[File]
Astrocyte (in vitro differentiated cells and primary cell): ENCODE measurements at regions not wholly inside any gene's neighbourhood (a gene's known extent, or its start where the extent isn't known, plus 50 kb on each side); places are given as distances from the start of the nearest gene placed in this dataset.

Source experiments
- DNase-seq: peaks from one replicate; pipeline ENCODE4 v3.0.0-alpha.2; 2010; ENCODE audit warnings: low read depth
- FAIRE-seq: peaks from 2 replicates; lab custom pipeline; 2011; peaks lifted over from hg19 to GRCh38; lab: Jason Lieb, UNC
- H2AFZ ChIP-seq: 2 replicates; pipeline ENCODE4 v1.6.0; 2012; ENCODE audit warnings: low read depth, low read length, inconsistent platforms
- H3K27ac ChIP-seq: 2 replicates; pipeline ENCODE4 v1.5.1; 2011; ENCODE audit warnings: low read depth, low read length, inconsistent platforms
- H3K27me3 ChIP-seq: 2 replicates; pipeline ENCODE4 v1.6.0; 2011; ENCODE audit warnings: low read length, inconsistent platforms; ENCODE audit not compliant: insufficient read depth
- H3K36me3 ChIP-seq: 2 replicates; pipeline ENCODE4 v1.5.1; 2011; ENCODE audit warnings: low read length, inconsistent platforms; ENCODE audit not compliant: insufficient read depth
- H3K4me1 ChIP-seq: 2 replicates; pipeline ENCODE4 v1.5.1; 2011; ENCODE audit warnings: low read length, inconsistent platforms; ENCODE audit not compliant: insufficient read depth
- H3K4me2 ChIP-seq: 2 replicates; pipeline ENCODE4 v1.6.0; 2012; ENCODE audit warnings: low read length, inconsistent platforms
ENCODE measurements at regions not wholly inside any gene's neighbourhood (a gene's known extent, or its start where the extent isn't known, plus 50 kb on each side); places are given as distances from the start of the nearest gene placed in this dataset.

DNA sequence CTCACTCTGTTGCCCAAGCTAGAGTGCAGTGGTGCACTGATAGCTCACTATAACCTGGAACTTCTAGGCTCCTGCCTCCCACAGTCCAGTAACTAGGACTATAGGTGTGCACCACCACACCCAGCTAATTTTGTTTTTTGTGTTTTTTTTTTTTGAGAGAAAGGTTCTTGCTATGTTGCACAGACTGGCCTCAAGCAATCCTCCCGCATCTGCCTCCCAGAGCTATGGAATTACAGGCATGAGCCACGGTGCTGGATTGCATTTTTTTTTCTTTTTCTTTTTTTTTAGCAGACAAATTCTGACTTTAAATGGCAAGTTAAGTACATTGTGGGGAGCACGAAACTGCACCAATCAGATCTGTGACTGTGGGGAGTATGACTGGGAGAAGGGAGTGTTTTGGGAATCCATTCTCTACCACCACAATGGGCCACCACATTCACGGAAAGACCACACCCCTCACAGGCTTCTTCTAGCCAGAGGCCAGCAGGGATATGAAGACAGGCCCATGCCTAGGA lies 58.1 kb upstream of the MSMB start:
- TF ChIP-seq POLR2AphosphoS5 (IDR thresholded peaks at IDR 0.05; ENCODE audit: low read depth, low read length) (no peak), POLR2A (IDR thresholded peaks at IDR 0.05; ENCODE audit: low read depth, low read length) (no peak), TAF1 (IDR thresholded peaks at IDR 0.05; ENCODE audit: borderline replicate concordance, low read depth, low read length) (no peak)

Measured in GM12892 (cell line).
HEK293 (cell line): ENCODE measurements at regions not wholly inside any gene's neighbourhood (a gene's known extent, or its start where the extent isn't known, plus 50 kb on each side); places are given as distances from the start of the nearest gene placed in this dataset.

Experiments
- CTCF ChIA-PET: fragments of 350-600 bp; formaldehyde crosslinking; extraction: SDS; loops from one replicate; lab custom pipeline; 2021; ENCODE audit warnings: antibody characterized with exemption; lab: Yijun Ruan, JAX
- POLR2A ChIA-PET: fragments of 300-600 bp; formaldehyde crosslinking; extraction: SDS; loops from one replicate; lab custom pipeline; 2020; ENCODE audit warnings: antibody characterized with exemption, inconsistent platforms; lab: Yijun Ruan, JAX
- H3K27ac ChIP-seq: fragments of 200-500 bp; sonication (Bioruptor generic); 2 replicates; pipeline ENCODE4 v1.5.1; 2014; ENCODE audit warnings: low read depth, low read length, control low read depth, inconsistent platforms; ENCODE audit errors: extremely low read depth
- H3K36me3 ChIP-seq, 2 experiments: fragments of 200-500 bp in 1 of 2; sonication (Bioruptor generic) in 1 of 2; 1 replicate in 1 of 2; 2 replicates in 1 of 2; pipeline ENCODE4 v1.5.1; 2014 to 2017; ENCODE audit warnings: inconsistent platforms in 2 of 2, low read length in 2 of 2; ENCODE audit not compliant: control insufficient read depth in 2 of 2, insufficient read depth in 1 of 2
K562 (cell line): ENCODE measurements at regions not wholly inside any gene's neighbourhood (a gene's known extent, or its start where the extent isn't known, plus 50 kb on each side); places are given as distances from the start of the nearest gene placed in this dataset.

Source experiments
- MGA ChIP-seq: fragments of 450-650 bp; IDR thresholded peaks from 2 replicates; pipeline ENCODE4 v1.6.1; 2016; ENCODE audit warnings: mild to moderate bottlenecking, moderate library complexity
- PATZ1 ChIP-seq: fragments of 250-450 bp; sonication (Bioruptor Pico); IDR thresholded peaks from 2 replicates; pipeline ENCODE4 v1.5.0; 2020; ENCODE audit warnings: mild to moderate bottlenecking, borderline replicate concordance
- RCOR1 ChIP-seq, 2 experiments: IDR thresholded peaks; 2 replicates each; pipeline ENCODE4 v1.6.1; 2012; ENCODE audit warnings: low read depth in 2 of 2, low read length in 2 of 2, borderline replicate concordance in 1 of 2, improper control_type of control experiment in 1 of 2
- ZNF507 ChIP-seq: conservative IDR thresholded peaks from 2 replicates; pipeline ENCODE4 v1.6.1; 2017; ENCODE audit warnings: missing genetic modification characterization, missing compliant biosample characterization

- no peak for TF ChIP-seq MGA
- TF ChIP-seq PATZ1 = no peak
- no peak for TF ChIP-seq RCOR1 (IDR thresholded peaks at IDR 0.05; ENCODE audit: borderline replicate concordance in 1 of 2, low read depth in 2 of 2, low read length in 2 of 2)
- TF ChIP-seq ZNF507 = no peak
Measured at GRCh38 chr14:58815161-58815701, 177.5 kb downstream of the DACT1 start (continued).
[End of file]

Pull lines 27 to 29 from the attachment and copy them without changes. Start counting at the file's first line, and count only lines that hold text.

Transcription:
- no peak for TF ChIP-seq MGA
- TF ChIP-seq PATZ1 = no peak
- no peak for TF ChIP-seq RCOR1 (IDR thresholded peaks at IDR 0.05; ENCODE audit: borderline replicate concordance in 1 of 2, low read depth in 2 of 2, low read length in 2 of 2)